mark the powerful engine, which, by Mr. Alderman Atkins called the atten. their neglect, they placed in the bands of tion of House to the petitions which had those who contended that the representabeen presented on the one side and the tion was not what it ought to be. No other, and expressed his wish, that the person could suspect that he was hostile numbers on each side should be ascer- to the agricultural interest; but he could tained and stated. The petitions against not forget the great services which the the measure were not signed by the rabble commercial interest had performed for the who had committed those outrages which country; services by which the empire
all must abhor, but by a vast number of was enabled to make the effectual strug. . intelligent people, perfectly competent to gle which had been so gloriously termi
discriminate, and to form a correct judg- nated. The hon. baronet then proceeded ment on the question.
to animadvert on a speech delivered on a Mr. Shaw Lefevre stated, that wheat had former evening by Mr. Yorke, at the debeen rising in Reading market for these livery of which, he acknowledged he was four weeks past, and was now selling at not present. The right hon. gentleman, 888, the quarter. He thought that no case he observed, appeared all of a sudden to
forget the commercial interest entirely, as strongly as any man, that the delibera. and called on the House to support the tions of the House, to be useful to the agricultural interest alone. For his own country, must be unbiassed and unintimi. part, he thought it better to adhere to a dated ; and never would compromise the system already tried, and found efficient, freedom of so important an agency. But, than to adopt experiments, however beau- on the other hand, as an humble individual tiful the theory by which they were sup- sitting, that House, he could not consent ported. He should always prefer making that the people of England should be the amount of the rent depend on the thrust from the bar without time for peliprice of corn, rather than render the price tion, nor that the voices of those by whose of corn consequent on the aniount of the franchise genılemen sat there should be rent. He concluded by moving, “ That unheard or disregarded. Besides this the Report be brought up this day six view of the subject, on which he mainly months."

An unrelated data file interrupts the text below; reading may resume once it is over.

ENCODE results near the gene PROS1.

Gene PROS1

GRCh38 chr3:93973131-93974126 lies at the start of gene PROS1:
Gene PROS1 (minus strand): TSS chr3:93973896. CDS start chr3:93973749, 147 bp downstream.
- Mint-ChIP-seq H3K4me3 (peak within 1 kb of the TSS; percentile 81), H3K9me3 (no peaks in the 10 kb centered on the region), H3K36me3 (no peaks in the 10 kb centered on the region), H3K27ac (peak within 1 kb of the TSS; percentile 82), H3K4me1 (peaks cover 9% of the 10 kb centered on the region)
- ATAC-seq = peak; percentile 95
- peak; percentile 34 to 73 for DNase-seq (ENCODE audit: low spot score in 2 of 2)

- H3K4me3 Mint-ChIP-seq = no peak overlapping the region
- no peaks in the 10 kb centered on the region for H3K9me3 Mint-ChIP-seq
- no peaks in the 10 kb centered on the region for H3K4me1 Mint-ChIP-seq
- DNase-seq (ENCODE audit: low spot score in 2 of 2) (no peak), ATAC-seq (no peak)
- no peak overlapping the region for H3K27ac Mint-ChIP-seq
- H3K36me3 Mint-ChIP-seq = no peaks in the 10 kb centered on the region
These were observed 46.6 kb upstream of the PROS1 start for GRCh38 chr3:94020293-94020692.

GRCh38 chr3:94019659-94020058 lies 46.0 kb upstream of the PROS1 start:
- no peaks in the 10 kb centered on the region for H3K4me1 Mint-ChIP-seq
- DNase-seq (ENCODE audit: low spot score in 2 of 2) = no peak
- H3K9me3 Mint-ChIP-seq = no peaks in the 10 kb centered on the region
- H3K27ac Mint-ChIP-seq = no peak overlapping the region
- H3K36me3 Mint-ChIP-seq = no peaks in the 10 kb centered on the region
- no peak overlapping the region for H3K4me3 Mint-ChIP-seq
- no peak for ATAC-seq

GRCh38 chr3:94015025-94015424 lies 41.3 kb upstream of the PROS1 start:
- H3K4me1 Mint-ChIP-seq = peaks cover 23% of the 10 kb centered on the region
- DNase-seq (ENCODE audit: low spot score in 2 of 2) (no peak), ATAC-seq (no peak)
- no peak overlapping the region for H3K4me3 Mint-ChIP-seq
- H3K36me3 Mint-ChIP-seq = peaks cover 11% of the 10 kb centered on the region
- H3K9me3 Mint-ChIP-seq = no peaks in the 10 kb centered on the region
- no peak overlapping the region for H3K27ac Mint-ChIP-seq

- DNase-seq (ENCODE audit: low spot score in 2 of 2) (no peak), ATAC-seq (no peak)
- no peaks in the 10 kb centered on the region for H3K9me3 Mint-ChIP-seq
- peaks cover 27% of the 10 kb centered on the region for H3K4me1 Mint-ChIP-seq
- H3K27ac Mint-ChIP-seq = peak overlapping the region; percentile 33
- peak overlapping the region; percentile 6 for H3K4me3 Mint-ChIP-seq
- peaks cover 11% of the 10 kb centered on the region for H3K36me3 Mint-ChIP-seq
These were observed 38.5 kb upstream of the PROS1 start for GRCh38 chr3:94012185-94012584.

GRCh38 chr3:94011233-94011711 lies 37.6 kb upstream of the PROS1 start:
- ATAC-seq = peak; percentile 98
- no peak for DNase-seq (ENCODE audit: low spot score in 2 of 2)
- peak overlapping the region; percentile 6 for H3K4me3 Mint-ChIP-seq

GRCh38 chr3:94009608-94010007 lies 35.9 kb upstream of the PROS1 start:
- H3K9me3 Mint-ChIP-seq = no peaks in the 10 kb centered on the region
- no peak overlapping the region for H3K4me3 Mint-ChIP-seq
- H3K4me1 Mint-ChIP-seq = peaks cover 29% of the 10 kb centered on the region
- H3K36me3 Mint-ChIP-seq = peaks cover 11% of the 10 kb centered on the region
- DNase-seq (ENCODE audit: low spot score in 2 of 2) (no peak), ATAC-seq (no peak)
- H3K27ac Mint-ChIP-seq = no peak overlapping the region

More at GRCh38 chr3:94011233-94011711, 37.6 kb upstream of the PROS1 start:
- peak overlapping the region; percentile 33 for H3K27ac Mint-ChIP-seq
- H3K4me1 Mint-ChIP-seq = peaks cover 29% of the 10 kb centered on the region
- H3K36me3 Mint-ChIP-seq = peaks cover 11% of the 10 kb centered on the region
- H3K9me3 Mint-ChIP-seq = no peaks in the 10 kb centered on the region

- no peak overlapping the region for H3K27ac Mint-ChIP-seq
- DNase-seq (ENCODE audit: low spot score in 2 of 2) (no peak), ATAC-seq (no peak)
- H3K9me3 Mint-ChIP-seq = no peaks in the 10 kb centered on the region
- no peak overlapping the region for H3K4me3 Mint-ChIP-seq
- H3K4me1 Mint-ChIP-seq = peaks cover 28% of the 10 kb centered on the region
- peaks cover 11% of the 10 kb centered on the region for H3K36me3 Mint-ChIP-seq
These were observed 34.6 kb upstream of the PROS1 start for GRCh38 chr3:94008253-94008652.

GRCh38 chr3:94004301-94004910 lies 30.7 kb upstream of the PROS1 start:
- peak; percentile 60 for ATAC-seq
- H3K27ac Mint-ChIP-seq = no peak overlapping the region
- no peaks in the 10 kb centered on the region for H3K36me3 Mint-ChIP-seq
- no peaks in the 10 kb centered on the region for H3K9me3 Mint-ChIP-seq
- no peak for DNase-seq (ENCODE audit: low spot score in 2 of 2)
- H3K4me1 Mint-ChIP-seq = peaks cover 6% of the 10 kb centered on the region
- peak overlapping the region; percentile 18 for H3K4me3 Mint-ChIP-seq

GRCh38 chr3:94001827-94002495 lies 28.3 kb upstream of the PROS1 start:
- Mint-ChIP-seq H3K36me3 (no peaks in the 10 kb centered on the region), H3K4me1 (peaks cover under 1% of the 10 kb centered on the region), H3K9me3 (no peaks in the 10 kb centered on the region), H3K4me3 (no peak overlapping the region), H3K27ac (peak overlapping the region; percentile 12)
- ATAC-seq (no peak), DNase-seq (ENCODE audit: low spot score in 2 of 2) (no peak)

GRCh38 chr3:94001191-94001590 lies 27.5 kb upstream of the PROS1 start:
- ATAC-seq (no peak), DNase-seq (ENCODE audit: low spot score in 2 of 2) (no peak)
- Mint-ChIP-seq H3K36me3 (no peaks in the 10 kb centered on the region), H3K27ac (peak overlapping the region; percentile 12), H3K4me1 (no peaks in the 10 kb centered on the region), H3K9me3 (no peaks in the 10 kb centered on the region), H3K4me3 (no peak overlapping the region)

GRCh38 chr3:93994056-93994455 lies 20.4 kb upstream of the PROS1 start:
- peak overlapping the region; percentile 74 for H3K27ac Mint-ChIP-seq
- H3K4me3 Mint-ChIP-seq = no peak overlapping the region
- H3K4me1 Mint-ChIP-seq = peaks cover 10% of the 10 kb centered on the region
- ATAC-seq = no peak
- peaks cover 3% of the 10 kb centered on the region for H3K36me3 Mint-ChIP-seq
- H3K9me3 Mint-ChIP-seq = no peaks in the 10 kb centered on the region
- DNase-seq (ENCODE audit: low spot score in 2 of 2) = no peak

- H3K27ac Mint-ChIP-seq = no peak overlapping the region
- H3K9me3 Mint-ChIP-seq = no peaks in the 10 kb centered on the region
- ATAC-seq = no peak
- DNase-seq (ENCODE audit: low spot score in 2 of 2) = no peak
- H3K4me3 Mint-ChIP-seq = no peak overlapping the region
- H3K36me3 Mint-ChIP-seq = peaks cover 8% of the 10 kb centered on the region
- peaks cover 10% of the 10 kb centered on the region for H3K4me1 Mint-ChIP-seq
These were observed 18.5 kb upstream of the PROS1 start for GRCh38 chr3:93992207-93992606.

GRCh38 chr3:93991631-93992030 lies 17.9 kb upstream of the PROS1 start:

and readily rested his vole, there were Mr. Yorke denied that he had ever several considerations on which he should spoken of the commercial interest in the pause, both as to the justice and the policy manner attributed to bim.
of the measure. He thought that it was Lord Nugent rose to second the amend-imposing a high standard price on an ment. He said that on the same grounds article, which as it had fluctuated under on which the other night he had voted the burthens and chances of war, so would against going into a committee, he should it, under the influence of peace, find its now give his hearty and decided vote own proper and natural level. The mea. against receiving the report. Under an sure would, he thought, encourage to an impression of the difficulties with which alarming extent emigration among the the question was surrounded, and the im- middling orders, particularly among maportance of the interests involved, he had, nufacturers, who would export arts, enternot without some hesitation, arrived at a prize, and hands, to those countries where decided opinion by which to direct his sustenance was cheaper, and the wages of conduct. But the question, as it now labour corresponded better with the means stood, involved other considerations be of life. He thought no case had been sides those of the ultimate expediency of made out to convince the House that this the legislative measure. He thought the minimum standard would have the ultimate question had been hurried through the effect of keeping corn at a more moderate House, up to its present stage, in a manner level; but he was convinced that the immeindecorous to Parliament, and injurious to diate operation of it would be the reducing the people of England. On a question the labouring class to a more wretched deof such intricacy, and such importance to pendence on parochial assistance than the our commercial as well as landed interest, poor-laws had already placed them in. time ought to have been given to members It belonged to older men than himself to to instruct and satisfy their own minds, so recollect the good days of the English that, even should they be disposed to peasantry. The high and honourable concur in the necessity of the Bill, they pride which once kept the peasant from might have means and opportunity to stooping to parochial relief was now exreconcile, if possible, the wishes and feel- tinct, the possibility of his maintaining ings of their constituents. No such oppor himself and his family by honest labour lunity had been given, and the Bili had was now no more; and laws such as these been hurried through with a haste ill would perpetuate this wretched change, becoming the importance of the subject, would make it worse, and bring down a or the gravity of Parliament. The people free and gallant peasantry to the abject of England were at the doors; he meant state of serfs of the soil. The English not in riotous and tumultuous meeting, peasantry had done much in our support; but in respectful, constitutional, and right- had made many sacrifices, through a long, ful remonstrance, by way of petition. arduous, and, at one time, nearly hopeless This was not a moment for hurrying such We had animated their exertions a Bill, or for running as it were a race for by bidding them look to the blessings of time against the petitions of the people. peace, whenever, under Providence, peace He trusted he was as little disposed as any should arrive. They had abided with us, man who heard him to concede any thing and for us, the pelling of the storm. The to the outcry of a mob, which was as storm was overpast, and what was the contemptible as it was violent. He felt poor man's reward in peace? What were